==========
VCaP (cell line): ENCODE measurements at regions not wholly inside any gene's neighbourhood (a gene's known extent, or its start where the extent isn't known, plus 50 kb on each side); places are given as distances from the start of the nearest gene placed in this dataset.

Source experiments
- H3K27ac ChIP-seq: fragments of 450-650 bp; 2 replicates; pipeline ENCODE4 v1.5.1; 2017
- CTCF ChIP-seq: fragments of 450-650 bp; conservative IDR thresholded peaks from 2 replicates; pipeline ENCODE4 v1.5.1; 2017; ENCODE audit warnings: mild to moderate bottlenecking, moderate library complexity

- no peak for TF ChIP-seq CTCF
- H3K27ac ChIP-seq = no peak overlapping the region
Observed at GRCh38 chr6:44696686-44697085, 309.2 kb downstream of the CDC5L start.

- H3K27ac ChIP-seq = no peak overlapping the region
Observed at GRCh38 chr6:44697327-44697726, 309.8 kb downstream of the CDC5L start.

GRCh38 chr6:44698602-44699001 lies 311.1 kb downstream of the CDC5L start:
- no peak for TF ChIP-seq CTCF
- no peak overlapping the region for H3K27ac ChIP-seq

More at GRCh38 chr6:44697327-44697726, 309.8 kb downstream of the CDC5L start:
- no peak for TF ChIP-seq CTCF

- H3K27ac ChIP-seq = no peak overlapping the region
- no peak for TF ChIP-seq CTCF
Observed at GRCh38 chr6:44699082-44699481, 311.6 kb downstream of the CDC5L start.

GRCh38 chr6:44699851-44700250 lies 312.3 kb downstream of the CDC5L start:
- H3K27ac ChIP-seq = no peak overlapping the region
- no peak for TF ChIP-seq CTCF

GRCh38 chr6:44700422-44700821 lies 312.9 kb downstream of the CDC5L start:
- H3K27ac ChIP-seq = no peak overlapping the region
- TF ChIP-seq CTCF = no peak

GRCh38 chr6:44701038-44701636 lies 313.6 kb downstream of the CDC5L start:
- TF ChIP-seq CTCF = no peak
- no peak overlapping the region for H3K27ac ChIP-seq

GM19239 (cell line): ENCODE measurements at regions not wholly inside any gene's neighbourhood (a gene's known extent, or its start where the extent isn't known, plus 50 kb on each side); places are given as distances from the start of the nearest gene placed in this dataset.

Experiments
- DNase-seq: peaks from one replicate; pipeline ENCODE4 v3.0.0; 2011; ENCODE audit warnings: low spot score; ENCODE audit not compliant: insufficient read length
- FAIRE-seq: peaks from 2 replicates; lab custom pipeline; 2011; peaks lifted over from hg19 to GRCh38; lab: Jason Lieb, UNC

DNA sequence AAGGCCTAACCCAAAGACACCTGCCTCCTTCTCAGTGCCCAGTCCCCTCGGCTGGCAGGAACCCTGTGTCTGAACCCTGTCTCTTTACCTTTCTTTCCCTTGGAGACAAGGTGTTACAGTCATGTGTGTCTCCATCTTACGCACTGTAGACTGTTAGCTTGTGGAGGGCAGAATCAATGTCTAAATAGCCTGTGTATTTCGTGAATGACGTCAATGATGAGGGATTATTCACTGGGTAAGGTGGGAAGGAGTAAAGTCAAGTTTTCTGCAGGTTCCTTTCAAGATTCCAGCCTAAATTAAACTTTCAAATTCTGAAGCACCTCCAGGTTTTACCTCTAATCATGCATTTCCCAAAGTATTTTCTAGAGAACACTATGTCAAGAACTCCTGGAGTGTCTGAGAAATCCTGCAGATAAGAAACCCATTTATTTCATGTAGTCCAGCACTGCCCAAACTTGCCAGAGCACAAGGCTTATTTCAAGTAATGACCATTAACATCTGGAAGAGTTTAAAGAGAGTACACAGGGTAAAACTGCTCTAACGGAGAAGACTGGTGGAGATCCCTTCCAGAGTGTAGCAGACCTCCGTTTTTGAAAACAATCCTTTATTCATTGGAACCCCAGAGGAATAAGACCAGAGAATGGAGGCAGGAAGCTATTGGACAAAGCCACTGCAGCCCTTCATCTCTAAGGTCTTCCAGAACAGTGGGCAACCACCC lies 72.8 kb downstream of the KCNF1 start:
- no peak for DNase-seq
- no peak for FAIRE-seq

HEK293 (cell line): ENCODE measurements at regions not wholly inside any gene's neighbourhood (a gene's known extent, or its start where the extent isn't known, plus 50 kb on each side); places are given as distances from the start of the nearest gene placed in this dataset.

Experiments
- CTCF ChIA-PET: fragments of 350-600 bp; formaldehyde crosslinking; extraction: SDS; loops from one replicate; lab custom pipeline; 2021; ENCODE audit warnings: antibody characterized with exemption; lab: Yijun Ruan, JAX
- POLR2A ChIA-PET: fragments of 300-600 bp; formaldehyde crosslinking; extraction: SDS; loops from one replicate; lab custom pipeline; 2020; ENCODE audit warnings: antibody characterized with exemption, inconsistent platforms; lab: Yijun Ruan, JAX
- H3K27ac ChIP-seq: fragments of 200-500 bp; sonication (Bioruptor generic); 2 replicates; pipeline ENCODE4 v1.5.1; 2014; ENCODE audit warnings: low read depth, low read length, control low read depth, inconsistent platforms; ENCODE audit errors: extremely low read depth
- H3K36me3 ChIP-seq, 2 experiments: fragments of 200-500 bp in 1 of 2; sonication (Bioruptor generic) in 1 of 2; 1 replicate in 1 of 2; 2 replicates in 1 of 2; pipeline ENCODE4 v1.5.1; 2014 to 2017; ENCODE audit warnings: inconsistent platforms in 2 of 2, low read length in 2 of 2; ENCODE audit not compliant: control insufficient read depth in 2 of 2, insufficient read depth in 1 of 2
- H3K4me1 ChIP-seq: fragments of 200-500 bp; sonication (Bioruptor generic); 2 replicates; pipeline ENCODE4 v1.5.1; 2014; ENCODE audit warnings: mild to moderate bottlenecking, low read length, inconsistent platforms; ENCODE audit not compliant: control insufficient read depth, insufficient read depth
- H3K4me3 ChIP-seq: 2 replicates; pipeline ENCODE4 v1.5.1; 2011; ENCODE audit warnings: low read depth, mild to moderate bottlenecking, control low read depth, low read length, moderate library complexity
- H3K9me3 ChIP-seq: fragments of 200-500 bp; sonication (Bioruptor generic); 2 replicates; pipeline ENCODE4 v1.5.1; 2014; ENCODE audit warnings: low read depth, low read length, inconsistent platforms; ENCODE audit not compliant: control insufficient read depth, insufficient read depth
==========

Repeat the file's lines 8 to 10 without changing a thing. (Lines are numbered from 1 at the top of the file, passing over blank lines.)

- H3K27ac ChIP-seq = no peak overlapping the region
Observed at GRCh38 chr6:44697327-44697726, 309.8 kb downstream of the CDC5L start.

GRCh38 chr6:44698602-44699001 lies 311.1 kb downstream of the CDC5L start: